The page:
The River Region's Wave of the Future!
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Wetumpka has been the backdrop for a number of Hollywood movies.
Period pieces like “The Rosa Parks Story” and “The Grass Harp” made use of Wetumpka’s downtown and rural expanses. In Tim Burton’s fantasy “Big Fish,” the area’s beauty was transformed into a magical landscape.
Thanks to a bill that passed the state House of Representatives last week, the state may have new ways to entice Hollywood to film in towns statewide.
“Growing Alabama’s film production industry can render tremendous economic benefits for our state, and I’ve been impressed at the leading role Rep. Terri Collins (R-Decatur) has played on this issue,” Hubbard said. “We want Octavia Spencer’s next Oscar to be for a movie made right here in Alabama.”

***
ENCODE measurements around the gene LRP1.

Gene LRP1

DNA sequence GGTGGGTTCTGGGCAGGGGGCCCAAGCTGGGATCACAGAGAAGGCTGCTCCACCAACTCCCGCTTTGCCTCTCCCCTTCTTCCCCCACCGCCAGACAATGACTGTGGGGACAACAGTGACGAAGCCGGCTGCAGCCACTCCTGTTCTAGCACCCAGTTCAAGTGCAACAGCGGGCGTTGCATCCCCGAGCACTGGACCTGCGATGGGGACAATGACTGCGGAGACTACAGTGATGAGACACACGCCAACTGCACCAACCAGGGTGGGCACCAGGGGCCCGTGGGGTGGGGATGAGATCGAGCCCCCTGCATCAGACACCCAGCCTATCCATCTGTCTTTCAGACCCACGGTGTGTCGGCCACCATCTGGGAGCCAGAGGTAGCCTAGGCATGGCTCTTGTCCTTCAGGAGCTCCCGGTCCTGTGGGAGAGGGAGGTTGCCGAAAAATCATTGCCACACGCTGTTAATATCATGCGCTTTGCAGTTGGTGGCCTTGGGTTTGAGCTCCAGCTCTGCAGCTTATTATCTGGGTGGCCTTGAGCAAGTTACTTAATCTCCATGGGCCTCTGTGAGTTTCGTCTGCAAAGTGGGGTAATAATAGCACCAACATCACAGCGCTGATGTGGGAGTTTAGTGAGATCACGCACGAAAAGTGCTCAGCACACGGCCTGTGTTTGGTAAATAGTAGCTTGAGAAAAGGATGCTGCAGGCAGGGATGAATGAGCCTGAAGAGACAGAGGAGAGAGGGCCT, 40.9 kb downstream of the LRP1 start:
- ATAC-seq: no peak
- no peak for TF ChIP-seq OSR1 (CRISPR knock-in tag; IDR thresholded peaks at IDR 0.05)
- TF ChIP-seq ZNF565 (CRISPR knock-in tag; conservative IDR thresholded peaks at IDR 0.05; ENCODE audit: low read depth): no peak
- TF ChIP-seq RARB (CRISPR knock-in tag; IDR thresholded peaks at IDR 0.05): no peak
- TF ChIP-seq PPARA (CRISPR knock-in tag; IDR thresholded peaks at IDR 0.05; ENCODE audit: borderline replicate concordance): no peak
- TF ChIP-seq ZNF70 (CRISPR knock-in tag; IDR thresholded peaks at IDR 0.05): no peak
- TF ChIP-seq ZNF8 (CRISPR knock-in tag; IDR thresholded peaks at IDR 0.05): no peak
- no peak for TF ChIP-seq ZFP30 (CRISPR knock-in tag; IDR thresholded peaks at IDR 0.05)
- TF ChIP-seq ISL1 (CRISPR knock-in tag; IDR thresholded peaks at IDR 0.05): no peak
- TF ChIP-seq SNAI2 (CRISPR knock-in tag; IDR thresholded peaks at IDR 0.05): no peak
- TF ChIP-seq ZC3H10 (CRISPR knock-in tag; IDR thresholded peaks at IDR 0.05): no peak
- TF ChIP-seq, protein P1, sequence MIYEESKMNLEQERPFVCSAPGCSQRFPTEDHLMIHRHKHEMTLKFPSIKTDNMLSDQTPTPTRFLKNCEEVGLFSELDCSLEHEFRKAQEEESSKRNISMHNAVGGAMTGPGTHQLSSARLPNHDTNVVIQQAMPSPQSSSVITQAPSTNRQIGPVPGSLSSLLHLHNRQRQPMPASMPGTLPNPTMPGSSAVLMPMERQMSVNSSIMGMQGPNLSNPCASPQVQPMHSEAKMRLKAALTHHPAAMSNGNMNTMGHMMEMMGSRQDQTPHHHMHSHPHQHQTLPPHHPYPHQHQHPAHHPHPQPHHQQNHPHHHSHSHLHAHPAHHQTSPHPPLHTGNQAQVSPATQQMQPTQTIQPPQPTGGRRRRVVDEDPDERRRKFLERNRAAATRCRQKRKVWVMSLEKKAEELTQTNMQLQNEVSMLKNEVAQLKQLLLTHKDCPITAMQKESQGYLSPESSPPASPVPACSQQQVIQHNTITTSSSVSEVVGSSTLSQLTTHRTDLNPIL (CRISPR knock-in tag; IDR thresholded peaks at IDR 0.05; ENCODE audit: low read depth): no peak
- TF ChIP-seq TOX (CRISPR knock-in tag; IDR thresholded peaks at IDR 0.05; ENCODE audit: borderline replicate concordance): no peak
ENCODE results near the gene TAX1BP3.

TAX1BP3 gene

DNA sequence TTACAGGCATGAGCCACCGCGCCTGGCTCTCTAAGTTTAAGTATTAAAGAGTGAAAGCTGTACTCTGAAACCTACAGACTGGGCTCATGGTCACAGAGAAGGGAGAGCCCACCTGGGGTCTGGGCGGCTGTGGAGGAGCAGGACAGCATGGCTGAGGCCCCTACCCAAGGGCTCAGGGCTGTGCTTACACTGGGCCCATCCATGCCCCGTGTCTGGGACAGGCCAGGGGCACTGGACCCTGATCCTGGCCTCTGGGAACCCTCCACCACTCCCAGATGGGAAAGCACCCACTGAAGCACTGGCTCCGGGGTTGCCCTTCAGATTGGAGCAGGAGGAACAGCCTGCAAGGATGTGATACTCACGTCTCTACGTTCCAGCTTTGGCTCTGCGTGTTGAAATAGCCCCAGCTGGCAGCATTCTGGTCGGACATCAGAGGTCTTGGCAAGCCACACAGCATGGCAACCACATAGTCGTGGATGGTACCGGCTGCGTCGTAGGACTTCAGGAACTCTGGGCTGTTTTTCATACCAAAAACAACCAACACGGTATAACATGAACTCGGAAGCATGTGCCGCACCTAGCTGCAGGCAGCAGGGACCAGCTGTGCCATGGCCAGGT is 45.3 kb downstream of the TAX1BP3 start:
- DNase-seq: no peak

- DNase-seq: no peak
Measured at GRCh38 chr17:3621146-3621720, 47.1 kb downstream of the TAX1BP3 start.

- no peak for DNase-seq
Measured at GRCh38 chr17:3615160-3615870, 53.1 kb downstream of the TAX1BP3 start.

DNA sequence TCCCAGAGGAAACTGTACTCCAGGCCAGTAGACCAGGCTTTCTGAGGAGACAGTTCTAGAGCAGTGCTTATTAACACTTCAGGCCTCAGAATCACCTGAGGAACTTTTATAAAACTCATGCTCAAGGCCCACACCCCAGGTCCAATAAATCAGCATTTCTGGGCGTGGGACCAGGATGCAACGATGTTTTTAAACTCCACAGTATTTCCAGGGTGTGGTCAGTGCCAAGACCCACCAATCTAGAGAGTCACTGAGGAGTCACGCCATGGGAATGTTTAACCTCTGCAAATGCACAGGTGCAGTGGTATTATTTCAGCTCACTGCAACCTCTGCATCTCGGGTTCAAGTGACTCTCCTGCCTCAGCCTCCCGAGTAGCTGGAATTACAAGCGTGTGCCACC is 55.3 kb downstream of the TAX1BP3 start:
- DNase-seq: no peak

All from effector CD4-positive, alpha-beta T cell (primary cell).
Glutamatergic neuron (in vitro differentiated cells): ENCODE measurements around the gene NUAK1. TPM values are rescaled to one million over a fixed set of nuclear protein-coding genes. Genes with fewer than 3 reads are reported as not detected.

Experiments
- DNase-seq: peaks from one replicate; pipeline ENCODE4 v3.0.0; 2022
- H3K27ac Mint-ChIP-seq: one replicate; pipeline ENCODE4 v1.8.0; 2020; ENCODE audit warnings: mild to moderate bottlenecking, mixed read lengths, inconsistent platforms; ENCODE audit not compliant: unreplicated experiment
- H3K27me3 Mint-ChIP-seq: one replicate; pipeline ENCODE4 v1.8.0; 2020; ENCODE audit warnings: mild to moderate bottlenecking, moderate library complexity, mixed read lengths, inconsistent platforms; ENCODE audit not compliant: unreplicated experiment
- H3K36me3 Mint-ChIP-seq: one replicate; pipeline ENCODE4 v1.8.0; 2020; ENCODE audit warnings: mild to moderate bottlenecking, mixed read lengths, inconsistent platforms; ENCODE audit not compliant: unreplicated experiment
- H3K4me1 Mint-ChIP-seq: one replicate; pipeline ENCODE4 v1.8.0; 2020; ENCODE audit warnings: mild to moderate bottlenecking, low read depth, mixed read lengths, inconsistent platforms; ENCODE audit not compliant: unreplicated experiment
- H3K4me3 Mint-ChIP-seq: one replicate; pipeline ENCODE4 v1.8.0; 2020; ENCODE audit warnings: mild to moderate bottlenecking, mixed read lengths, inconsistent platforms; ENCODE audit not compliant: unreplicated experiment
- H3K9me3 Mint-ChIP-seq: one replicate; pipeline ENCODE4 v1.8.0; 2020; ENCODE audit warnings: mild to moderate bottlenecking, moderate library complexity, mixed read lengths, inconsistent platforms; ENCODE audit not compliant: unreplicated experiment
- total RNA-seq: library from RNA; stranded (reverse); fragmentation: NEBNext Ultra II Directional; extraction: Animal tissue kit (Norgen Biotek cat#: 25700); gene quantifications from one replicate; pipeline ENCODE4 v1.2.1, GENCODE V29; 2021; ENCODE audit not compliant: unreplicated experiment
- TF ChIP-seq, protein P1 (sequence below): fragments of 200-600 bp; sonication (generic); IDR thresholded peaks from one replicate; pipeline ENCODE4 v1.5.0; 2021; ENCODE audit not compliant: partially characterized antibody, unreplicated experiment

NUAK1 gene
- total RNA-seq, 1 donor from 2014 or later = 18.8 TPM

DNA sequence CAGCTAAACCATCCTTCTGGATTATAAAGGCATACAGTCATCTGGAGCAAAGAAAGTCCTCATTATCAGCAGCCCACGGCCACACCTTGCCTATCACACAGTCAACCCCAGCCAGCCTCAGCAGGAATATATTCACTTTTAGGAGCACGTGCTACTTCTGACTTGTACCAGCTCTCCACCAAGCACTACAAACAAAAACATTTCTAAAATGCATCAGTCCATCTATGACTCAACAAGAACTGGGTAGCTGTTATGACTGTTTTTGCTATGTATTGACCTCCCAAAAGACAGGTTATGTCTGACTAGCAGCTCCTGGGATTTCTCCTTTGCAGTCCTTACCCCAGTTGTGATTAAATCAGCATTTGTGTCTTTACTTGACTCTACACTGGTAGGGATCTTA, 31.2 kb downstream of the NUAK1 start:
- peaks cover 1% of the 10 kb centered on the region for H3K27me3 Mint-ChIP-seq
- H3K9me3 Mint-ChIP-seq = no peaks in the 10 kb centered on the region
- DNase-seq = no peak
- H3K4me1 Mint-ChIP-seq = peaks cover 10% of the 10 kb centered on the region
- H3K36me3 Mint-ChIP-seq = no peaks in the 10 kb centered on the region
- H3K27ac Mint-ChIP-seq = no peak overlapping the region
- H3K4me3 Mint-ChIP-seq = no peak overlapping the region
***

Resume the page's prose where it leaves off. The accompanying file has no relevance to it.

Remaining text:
Spencer, a Montgomery native and Auburn Uni ver sity graduate, won the Aca demy Award for best supporting actress for her role in “The Help.”
The Alabama Film Incentive Enhancement Act, HB243, sponsored by Rep. Terri Collins (R-Decatur), would extend the state’s film and television incentive cap from $10 to $25 million. It would also double the amount productions could spend and count toward tax incentive rebates from $10 million to $20 million.
A 2011 bill that added TV productions to the state’s film incentive law attracted shows like “Rocket City Rednecks” (National Geographic channel), “Sweet Home Alabama” (CMT) and “Big Shrimpin’” (History Channel).
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